Tag Archives: research

Rivero-Calle selected for ocean sensor workshop

University of Georgia Skidaway Institute assistant professor Sara Rivero-Calle was selected to participate in the June 2022 Ocean Observatories Initiative (OOI) Biogeochemical Sensor Data Workshop. Rivero-Calle was one of only a small number of applicants to be selected to participate. Applicants were chosen based on their experience with the various sensor subtypes and their interest in using sensor data from the existing OOI observatories to address novel science questions. The workshop focused on best practices for accessing and using OOI sensor data and brainstorming its scientific applications.

Participants at the end of a three-day Biogeochemical Sensor Workshop held at Woods Hole Oceanographic Institution June 17-19, 2022. Rivero-Calle is front and center in black top and light blue jeans. Photo: Mai Maheigan ©WHOI.

Rivero-Calle was recently awarded a National Science Foundation Ocean Instrumentation grant to install a suite of optical biogeochemical sensors on the Reseach Vessel Savannah. The project is called BiOMe (Biogeochemical Optical Measurements).

“This is a great opportunity,” Rivero-Calle said. “I enjoyed learning from my colleagues and developing ideas for collaborations using our new sensors on the R/V Savannah.”

The workshop was held at Woods Hole Oceanographic Institution.

UGA Skidaway Institute grad student receives advanced training on the French Rivera

By MD Masud-Ul-Alam
Light, physics, sensors, satellites, and the ocean! All these are essential components of the International Ocean-Colour Coordinating Group Summer Lecture Series on Ocean Optics. I am a doctoral student at Sara Rivero-Calle’s Bio-Optics and Satellite Oceanography Lab and was one of the 24 selected participants from 19 countries. This was a training program that provided knowledge on advanced topics on marine optics and remote sensing. It was held at the Laboratoire d’Océanographie de Villefranche, which is part of the Institut de la Mer, de Villefranche at Villefranche-sur-Mer from July 18-19.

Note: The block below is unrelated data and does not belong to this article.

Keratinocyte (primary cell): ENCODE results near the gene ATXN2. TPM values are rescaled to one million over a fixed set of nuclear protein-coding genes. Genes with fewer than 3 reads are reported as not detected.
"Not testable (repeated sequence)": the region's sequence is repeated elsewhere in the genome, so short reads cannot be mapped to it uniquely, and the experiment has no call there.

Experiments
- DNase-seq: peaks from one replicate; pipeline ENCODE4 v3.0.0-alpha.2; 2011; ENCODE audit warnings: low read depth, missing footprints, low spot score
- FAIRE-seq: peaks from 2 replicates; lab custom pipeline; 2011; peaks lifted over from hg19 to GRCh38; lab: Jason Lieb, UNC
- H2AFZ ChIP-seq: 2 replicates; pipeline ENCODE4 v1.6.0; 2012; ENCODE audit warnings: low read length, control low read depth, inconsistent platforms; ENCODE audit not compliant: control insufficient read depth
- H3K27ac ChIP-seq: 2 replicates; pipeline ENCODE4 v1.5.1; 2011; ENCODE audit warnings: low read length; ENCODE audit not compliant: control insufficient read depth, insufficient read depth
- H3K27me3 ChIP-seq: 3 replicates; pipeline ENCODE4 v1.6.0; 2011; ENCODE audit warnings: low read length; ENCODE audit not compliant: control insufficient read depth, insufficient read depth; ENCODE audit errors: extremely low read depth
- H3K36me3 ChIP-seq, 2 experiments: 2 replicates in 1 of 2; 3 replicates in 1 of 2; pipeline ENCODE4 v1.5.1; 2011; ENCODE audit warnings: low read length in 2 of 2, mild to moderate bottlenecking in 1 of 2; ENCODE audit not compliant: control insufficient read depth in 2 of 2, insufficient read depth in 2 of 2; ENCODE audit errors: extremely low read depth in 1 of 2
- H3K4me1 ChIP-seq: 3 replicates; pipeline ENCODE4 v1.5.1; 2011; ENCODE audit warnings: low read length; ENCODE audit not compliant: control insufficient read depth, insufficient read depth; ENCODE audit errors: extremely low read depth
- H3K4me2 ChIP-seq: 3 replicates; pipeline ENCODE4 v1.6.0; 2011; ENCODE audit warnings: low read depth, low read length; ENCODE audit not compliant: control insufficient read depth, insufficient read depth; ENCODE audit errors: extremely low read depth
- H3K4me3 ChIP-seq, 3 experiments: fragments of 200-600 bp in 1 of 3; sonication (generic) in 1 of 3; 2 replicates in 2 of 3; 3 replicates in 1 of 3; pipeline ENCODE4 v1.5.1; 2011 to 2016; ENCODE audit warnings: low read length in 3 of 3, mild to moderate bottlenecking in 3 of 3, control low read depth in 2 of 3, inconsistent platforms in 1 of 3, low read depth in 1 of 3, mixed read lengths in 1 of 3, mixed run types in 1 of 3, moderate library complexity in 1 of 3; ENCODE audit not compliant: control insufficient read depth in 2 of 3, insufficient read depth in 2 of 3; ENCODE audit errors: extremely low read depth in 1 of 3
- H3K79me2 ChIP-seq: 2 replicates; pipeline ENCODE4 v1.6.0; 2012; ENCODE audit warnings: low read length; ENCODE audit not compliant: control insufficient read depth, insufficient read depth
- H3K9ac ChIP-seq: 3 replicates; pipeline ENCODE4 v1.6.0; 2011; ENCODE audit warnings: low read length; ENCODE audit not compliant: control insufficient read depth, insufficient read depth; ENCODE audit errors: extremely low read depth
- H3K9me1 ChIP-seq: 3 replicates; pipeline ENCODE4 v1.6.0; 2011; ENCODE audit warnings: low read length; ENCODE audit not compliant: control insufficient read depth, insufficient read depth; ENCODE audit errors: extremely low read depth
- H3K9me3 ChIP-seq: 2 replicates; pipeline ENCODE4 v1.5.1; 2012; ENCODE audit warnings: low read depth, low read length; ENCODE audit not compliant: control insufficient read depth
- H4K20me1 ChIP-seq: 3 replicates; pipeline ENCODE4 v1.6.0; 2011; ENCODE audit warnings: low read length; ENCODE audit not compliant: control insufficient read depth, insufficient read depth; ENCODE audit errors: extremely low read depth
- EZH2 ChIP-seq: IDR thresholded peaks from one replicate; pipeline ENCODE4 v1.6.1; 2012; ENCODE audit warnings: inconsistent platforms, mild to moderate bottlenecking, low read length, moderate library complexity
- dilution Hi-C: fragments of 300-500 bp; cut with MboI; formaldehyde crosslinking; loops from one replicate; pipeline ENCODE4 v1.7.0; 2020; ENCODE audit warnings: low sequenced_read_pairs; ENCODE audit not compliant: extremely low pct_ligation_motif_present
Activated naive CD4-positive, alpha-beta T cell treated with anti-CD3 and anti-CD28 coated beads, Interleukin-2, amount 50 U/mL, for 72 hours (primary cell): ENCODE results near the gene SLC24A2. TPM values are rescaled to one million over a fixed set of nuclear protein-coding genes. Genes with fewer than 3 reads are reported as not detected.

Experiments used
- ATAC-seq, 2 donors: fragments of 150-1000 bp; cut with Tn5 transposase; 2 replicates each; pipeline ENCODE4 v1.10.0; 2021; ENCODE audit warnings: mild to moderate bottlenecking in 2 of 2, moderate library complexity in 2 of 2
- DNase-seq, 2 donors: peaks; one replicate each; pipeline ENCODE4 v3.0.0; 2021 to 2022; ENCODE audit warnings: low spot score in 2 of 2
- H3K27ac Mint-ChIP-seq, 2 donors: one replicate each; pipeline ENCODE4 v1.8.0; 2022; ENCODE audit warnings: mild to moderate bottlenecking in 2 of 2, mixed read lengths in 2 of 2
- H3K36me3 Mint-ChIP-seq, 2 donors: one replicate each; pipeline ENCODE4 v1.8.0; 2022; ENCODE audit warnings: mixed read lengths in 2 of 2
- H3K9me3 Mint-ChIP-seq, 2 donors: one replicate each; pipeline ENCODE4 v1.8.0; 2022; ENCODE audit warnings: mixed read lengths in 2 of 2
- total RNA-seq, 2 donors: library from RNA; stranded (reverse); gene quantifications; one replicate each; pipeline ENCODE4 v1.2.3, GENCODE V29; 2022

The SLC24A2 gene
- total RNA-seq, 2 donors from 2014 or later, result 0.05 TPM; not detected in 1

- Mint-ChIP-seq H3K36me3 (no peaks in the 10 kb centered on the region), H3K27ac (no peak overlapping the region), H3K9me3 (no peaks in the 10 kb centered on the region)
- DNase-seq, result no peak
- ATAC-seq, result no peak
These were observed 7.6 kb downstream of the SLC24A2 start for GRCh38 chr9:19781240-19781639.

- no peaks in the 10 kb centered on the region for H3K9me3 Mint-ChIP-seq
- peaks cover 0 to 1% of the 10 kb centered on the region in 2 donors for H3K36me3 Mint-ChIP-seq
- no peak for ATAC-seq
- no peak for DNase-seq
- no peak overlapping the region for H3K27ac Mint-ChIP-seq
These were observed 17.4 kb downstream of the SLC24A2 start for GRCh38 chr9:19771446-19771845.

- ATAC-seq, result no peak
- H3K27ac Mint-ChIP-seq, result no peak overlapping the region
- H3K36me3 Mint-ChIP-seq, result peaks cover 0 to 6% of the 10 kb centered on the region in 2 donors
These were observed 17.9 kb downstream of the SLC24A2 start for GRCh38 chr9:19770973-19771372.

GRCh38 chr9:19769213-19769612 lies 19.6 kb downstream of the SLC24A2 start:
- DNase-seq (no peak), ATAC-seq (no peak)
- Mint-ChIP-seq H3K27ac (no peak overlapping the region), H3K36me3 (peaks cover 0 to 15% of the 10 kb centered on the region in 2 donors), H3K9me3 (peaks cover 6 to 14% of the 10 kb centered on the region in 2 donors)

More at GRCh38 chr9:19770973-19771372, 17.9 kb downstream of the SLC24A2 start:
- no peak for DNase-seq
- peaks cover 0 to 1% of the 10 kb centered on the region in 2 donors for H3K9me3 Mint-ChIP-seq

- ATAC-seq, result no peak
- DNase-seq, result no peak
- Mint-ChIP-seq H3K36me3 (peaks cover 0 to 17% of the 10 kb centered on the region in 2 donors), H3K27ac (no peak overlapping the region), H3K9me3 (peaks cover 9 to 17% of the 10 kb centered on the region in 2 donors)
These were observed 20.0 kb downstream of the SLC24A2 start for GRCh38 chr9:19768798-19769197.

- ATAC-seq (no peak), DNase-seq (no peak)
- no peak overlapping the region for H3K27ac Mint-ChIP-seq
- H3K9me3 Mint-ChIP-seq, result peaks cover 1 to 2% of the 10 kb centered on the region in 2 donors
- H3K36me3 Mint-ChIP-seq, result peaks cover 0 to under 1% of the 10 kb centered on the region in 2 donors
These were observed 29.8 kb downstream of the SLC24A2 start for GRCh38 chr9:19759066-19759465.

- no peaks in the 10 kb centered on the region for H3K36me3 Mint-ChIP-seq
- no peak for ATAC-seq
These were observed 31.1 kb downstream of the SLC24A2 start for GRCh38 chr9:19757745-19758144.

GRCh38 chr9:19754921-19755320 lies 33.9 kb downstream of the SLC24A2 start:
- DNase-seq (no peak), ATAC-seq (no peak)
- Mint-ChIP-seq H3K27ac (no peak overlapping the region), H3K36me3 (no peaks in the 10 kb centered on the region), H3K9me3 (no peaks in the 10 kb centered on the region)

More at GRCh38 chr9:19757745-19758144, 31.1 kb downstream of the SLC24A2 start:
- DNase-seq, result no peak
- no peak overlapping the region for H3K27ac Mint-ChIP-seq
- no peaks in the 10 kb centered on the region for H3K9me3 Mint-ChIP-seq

The course consisted of practical and laboratory sessions, and theory lectures. The lab work included hands-on training on how to collect the highest quality in situ data and how to calibrate different optical sensors (in situ and satellite). The theoretical lectures covered the optical properties of light, interactions with marine particles, inherent optical properties, apparent optical properties and more.

In addition, the intensive lab sessions incorporated trainings on different software and optical instrumentation, such as AC-S and HydroLight, different models for atmospheric corrections and working on a group project using Sentinel-2, and Sentinel-3 datasets.

Overall, this summer course gave me and my fellow students the opportunity to meet experts across the globe and develop networks for future collaborative research work.

Port Lympia in nearby Nice.

I am so glad I was able to participate in this course. This was such a great opportunity to meet the ocean-optics experts across the globe and make new friends to work with. Beside the course, I enjoyed the beauty of Villefranche-sur-Mer and Nice!

Scientists and students participate in Hawaii research cruise

After two years of delay due to the COVID-19 pandemic, University of Georgia Skidaway Institute scientists participated in the first cruise of their four-year project to study how dust in the atmosphere is deposited in the ocean and how that affects chemical and biological processes there. The team of Daniel Ohnemus and Chris Marsay, along with graduate students Charlotte “Charlie” Kollman and Mariah Ricci, joined the University of Hawaii Research Vessel Kilo Moana on a cruise out of Oahu. They collected samples at the Hawaii Ocean Time-Series Station Aloha – a six-mile wide section of ocean approximately 122 miles from Oahu – where oceanographers from around the world study ocean conditions over long time spans. The cruise was the first of six planned during the four-year project.

Research Vessel Kilo Moana

Ohnemus is one of two chief scientists on the project along with fellow UGA Skidaway Institute researcher Clifton Buck, who did not join this cruise. He called the cruise a success.

“Everything we put in the ocean, we got back, and that’s a good thing in oceanography,” he said. “And also, most importantly, it all worked.”